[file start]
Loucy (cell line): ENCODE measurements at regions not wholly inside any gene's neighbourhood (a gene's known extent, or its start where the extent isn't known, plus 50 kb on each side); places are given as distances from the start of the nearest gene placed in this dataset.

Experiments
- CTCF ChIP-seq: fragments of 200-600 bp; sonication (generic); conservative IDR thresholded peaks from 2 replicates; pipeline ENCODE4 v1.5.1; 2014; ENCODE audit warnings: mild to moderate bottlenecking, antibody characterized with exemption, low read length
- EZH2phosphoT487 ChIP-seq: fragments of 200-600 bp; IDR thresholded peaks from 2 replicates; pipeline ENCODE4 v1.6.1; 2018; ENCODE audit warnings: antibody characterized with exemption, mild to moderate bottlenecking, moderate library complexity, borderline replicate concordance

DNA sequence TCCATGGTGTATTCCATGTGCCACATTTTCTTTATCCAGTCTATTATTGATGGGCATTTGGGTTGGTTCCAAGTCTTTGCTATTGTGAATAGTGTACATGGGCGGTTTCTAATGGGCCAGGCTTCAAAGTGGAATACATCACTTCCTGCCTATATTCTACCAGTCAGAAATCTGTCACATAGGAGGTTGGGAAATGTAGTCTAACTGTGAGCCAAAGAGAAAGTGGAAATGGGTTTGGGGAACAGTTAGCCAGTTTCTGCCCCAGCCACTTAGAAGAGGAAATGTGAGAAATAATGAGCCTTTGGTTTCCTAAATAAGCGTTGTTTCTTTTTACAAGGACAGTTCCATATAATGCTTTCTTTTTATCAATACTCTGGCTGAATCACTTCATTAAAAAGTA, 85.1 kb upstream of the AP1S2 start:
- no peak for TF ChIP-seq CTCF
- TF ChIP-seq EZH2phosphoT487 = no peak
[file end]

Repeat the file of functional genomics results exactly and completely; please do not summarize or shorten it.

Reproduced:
Loucy (cell line): ENCODE measurements at regions not wholly inside any gene's neighbourhood (a gene's known extent, or its start where the extent isn't known, plus 50 kb on each side); places are given as distances from the start of the nearest gene placed in this dataset.

Experiments
- CTCF ChIP-seq: fragments of 200-600 bp; sonication (generic); conservative IDR thresholded peaks from 2 replicates; pipeline ENCODE4 v1.5.1; 2014; ENCODE audit warnings: mild to moderate bottlenecking, antibody characterized with exemption, low read length
- EZH2phosphoT487 ChIP-seq: fragments of 200-600 bp; IDR thresholded peaks from 2 replicates; pipeline ENCODE4 v1.6.1; 2018; ENCODE audit warnings: antibody characterized with exemption, mild to moderate bottlenecking, moderate library complexity, borderline replicate concordance

DNA sequence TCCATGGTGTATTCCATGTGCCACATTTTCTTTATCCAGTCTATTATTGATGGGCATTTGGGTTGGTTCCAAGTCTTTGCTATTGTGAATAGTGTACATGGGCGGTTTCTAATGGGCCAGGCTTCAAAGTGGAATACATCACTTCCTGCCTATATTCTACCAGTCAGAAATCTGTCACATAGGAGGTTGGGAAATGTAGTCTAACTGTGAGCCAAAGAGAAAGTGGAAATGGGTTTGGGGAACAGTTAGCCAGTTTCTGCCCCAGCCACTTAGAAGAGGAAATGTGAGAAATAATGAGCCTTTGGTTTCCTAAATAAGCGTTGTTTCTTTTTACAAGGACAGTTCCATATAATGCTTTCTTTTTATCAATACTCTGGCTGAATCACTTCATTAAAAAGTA, 85.1 kb upstream of the AP1S2 start:
- no peak for TF ChIP-seq CTCF
- TF ChIP-seq EZH2phosphoT487 = no peak